From the eastern Mediterranean the olive moved westwards – the second wave – to Greece and the Aegean archipelago, although Crete and Cyprus probably belonged to the oldest olive-growing centre. In these areas, collectively considered a secondary centre of diversity, the olive grew in importance, and possibly underwent deliberate selection by humans between the 3rd and the 2nd millennia BC. In Crete, in the 16th century BC, there existed in Knossos a huge deposit of clay jars, able to store five times the amount of oil the local population could consume in one year, thus indicating a strong possibility of a developed trade in olive oil. Around the beginning of the first millennium BC a third migration appears to have taken place. Again it was westwards, to Sicily and Tunisia, an area regarded as the olive tertiary centre of diversity. From there, around 600 BC, probably through Etruria (today’s Tuscany), the crop is reported by the classical historians to have reached the Romans. Up to this point the olive had moved slowly westwards, first on the ships of Phoenician merchants, and later on those of Greek colonists; these peoples had spread the crop in many other places along the Mediterranean, including Spain, France and northern Africa, with varied results. But the conquest of the whole area by the Roman legions, and its transformation into a vast united empire, made trade and communications far more intense, and the olive benefited from this situation. In addition, when Italy appeared unable to provide the required supply of olive oil, the Romans spread its cultivation in new areas, or favoured it in places where olive groves had already been established but had stagnated. The crop achieved its maximum economic importance in the 2nd to 3rd centuries AD, particularly in northern Africa, but also in Spain, Dalmatia, and French Provence.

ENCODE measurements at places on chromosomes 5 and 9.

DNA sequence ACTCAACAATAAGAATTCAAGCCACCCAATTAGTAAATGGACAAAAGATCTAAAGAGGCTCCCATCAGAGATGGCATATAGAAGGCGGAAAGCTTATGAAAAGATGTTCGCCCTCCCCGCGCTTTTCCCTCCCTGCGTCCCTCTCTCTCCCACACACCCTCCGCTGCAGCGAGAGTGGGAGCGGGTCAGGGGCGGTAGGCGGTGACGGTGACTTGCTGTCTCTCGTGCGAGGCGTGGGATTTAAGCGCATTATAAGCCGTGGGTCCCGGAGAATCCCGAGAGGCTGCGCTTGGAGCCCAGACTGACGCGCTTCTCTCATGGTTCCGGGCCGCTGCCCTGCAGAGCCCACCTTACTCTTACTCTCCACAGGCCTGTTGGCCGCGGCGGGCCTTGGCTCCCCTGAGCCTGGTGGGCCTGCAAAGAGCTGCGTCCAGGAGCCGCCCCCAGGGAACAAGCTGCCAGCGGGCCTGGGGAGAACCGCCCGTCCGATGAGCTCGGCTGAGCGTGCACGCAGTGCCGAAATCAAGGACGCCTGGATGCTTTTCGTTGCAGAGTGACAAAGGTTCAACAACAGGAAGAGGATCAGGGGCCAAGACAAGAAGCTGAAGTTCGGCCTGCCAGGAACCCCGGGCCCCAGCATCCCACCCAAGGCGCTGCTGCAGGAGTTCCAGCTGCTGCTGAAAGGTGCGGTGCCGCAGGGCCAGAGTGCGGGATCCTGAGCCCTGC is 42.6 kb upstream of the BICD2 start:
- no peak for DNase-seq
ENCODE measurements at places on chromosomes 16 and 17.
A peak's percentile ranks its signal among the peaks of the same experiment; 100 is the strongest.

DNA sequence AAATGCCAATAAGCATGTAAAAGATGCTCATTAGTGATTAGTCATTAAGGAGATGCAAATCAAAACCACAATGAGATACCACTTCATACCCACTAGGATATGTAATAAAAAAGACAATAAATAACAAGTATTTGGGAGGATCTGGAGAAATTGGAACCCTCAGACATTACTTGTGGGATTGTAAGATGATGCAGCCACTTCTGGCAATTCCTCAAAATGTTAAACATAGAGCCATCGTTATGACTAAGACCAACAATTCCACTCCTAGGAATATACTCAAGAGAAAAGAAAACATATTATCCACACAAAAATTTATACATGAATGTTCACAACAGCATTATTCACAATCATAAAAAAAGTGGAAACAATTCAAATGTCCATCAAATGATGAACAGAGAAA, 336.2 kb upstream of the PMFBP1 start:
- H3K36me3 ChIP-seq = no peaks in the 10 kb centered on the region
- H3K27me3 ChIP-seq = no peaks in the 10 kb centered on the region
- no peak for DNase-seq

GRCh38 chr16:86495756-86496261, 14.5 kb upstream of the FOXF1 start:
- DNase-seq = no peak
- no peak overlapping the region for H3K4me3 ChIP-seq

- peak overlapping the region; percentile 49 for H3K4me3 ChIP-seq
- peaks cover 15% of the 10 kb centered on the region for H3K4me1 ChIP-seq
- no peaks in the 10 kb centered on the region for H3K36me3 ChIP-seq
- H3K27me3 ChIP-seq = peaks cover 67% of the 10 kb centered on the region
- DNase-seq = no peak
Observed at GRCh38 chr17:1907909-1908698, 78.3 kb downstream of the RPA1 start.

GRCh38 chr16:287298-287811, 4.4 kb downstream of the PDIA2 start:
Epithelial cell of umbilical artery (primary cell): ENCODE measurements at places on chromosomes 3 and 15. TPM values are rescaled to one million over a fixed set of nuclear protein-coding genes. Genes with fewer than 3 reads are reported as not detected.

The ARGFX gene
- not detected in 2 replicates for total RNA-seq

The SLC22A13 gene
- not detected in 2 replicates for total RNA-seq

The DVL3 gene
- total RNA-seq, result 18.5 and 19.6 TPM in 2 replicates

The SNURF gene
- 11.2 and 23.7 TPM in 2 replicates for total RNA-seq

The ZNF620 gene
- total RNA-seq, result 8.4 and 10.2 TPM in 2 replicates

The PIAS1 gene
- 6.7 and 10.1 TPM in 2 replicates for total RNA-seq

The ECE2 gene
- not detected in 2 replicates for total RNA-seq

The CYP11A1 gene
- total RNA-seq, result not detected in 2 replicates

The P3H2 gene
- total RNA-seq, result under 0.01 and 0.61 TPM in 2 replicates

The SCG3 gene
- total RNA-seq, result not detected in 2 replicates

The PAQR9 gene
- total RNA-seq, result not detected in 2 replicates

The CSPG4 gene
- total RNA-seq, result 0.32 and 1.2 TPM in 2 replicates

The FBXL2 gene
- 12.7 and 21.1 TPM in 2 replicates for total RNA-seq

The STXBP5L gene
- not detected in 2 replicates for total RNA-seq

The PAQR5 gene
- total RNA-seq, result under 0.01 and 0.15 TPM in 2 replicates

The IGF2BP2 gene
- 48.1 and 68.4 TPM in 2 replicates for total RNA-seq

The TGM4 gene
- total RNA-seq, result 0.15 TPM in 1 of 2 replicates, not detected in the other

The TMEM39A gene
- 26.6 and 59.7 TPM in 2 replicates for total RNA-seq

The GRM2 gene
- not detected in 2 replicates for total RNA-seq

Figure 1.1 Distribution of the wild olive (Olea europaea oleaster), the progenitor of the cultivated olive. It is still present in most coastal areas of the Mediterranean basin. (Zohary & Spiegel-Roy 1975)